Sporting Kansas City at Seattle: Takeaways from the opening game of MLS’s 2014 season


1. CONCACAF Champions League plays a role in Major League Soccer’s opener

Kansas City faces Cruz Azul mid-week at Sporting Park. Perhaps that’s part of the reason why Peter Vermes exercised caution when selecting today’s starting lineup. Chance Myers and Seth Sinovic missed out. Oriol Rosell started on the bench in favor of Lawrence Olum. Graham Zusi was dropped into midfield in the absence of Paolo Nagamura. During a game decided by the thinest of margins, Sporting’s absences could have been the difference, but with Mexico’s leaders in Kansas on Wednesday, Vermes is already having to make sacrifices.

2. Changes will take some time to gel for Seattle

Seattle worked hard to create their winner, taking advantage of Sporting’s inability to deal with what could have been an innocuous cross, but for most of the match, the Sounders struggled to generate chances going forward. Granted, the same decryption could be applied to Kansas City, but coming off a fall where the attack was ineffectual, finding a way to consistently threaten goal is 2014’s number one priority. After 90 minutes, the search continues, but it continues from the top of the standings. And remember: This was Sporting Kansas City they were trying to break down.

3. This Sporting team looks awfully familiar

Stifling chances and chopping down their opponents. Add controlling the ball, and you’ve described a typical Sporting Kansas City performance. That they don’t win the possession battle (45 pct.) may have contributed to Seattle’s ability to create their final chance, one that delivered full points to Sigi Schmid’s side.

But that was Seattle’s first clear cut chance of the match. Going 93 minutes without allowing one, Sporting look capable of maintaining the stellar defensive record they’ve posted under Vermes (even if Eric Kronberg looked shaky at times in goal).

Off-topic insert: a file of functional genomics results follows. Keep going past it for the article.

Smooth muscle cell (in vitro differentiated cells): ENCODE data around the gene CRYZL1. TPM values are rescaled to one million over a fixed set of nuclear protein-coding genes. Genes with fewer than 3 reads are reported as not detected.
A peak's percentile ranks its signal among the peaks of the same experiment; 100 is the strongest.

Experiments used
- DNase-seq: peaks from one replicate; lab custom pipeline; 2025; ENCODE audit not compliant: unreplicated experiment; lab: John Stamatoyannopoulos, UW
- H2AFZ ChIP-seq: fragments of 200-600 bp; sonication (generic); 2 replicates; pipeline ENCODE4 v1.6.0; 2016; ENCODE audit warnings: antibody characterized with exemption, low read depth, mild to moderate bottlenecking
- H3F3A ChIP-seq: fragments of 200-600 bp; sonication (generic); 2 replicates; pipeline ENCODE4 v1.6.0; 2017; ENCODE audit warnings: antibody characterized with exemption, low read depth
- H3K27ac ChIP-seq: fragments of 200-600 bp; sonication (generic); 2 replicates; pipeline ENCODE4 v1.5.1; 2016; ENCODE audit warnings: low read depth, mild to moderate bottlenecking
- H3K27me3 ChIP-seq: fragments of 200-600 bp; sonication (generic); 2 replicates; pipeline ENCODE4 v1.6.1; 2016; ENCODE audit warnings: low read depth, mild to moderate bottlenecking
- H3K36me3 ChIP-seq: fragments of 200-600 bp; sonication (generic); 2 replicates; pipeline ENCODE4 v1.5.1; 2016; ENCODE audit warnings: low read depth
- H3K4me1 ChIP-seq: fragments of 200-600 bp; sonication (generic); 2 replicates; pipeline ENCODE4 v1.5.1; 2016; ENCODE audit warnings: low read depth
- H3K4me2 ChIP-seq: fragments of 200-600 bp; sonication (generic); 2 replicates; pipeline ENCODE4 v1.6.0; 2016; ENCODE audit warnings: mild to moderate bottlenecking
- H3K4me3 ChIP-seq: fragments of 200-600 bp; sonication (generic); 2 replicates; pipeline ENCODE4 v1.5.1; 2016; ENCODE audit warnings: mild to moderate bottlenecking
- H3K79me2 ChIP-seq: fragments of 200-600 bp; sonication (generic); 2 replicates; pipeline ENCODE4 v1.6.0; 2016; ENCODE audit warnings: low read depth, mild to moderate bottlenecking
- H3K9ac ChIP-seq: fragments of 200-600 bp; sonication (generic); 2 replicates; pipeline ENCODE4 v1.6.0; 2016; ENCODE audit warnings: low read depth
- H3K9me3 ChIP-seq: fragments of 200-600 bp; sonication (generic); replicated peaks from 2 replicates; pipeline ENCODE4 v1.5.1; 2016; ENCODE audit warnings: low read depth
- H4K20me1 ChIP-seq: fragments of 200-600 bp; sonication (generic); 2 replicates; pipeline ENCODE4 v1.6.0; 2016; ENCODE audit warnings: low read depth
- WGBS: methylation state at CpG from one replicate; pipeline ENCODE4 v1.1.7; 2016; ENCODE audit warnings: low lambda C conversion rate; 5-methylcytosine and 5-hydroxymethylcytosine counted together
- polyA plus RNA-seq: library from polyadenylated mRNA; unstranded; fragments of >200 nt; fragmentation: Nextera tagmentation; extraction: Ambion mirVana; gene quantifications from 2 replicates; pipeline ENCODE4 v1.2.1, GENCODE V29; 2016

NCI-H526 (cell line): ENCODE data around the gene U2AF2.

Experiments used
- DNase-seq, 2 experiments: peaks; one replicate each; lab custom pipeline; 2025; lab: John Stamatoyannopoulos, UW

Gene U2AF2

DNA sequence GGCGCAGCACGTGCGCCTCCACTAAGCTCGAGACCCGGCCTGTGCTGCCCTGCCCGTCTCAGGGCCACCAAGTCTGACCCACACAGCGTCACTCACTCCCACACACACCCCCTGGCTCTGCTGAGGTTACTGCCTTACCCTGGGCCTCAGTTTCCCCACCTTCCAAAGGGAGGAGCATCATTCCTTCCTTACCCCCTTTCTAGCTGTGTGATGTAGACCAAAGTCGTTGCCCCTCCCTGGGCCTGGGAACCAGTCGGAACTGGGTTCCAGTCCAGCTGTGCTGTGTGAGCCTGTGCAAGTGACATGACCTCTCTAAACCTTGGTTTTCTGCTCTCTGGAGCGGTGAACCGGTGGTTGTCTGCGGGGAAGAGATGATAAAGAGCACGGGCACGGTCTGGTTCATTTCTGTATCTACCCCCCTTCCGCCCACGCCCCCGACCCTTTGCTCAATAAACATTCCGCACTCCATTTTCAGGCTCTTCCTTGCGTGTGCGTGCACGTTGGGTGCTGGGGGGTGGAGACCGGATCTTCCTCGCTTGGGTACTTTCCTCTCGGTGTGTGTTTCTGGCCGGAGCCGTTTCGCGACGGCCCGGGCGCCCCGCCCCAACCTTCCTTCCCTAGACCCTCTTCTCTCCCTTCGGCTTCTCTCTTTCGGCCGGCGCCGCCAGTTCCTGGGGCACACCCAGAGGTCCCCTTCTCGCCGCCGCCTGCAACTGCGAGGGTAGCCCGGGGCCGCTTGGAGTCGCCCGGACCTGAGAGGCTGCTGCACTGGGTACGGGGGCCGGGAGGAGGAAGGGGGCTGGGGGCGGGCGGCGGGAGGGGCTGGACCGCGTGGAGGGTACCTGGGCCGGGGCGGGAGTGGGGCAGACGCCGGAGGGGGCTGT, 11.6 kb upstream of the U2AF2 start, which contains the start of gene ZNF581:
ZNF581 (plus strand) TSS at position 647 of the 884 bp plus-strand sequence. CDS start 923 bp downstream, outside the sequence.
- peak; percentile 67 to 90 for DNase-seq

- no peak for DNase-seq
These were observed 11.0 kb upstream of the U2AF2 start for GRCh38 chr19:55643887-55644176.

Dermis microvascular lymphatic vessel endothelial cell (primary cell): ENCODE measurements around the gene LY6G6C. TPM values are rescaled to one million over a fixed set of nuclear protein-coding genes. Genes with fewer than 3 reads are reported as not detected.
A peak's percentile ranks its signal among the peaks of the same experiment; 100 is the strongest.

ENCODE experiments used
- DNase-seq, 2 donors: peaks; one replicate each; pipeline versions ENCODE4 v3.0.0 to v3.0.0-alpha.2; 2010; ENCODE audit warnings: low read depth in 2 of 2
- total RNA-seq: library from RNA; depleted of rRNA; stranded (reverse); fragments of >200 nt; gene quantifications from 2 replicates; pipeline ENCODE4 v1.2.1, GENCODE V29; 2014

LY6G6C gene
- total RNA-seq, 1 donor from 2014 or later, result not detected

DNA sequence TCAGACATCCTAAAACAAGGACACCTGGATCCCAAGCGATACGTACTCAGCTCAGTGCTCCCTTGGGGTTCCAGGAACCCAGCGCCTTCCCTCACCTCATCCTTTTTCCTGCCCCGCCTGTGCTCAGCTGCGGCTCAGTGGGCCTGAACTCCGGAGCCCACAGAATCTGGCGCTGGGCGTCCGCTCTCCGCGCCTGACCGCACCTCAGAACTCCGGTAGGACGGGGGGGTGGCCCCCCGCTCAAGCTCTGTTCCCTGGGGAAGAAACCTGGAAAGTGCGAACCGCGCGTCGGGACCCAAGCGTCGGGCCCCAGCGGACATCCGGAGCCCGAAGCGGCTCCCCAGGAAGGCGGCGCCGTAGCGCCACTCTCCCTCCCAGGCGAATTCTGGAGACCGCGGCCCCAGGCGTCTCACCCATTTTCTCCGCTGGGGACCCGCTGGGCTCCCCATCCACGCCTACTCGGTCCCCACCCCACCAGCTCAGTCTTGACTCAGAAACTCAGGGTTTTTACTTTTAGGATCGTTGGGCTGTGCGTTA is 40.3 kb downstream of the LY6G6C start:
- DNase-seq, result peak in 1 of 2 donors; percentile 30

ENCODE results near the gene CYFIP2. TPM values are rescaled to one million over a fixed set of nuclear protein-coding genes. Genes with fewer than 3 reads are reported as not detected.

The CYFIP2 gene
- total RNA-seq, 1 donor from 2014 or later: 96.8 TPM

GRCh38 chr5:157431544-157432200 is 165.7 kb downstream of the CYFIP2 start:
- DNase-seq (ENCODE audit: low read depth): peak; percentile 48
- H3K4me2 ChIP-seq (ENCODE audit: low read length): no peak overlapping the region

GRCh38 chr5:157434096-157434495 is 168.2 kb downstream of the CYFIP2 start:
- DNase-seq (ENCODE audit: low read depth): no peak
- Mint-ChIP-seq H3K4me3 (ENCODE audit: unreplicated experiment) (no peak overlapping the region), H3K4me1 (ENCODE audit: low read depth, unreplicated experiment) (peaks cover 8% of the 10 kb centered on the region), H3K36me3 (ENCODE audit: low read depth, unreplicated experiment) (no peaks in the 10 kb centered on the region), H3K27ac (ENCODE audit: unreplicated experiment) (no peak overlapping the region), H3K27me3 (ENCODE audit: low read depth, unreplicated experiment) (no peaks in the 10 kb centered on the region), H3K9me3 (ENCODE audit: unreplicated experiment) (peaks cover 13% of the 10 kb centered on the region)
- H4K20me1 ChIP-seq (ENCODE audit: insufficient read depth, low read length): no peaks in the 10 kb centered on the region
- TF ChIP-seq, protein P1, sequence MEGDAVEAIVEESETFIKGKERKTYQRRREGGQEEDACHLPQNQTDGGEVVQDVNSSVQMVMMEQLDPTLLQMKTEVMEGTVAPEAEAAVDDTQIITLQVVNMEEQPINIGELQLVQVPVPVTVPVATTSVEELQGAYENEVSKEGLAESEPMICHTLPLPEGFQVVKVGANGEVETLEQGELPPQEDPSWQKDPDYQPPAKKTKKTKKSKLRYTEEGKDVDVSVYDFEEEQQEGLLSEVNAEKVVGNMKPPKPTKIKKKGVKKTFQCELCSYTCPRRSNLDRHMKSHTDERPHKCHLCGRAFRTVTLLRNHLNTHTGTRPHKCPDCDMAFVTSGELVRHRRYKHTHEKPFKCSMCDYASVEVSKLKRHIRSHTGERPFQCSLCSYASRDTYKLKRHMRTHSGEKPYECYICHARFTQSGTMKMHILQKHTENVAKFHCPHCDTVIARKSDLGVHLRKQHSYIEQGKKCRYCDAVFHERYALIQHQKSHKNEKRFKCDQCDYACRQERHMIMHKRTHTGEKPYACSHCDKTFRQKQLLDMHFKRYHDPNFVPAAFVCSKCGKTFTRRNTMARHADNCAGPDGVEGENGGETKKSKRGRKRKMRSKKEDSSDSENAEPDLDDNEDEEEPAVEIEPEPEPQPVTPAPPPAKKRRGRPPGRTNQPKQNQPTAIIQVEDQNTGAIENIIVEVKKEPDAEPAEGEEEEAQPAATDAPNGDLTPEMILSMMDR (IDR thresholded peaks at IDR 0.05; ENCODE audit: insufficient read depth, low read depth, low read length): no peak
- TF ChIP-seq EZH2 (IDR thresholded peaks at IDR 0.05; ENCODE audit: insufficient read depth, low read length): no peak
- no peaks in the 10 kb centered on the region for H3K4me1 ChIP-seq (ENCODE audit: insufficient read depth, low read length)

And with 25 fouls, the defending champions continue to play to type, continuing to pressure officials to limit how often they can obstruct over the course of 90 minutes.

It’s a very successful formula – one that opponents will continue to find frustrating throughout the 2014 season. Until somebody can give them an incentive to stop, there’s no reason for Sporting to change how they go about their business.

“Overweight” Costa comes to Mourinho’s defense

Diego Costa, Chelsea FC
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Diego Costa says he and his Chelsea teammates are to blame for Chelsea’s horrid start to the 2015-16 Premier League season.

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Speaking Thursday, during a bit of downtime over the current international break (Costa was left out of Vicente del Bosque’s squad for Spain’s final two EURO 2016 qualifiers this week), Costa placed the majority of blame at the feet of the entire team, but went on to most harshly critique himself for coming into the season unfocused and “overweight.”

Costa, on his lack of fitness and form to begin the season — quotes from the Guardian:

“We know we’re not in the form we were supposed to be at the beginning of the season. We need to blame the players because we came back from holiday very confident, thinking we could go back into how it was last season, and then realized the team was already in a bad situation.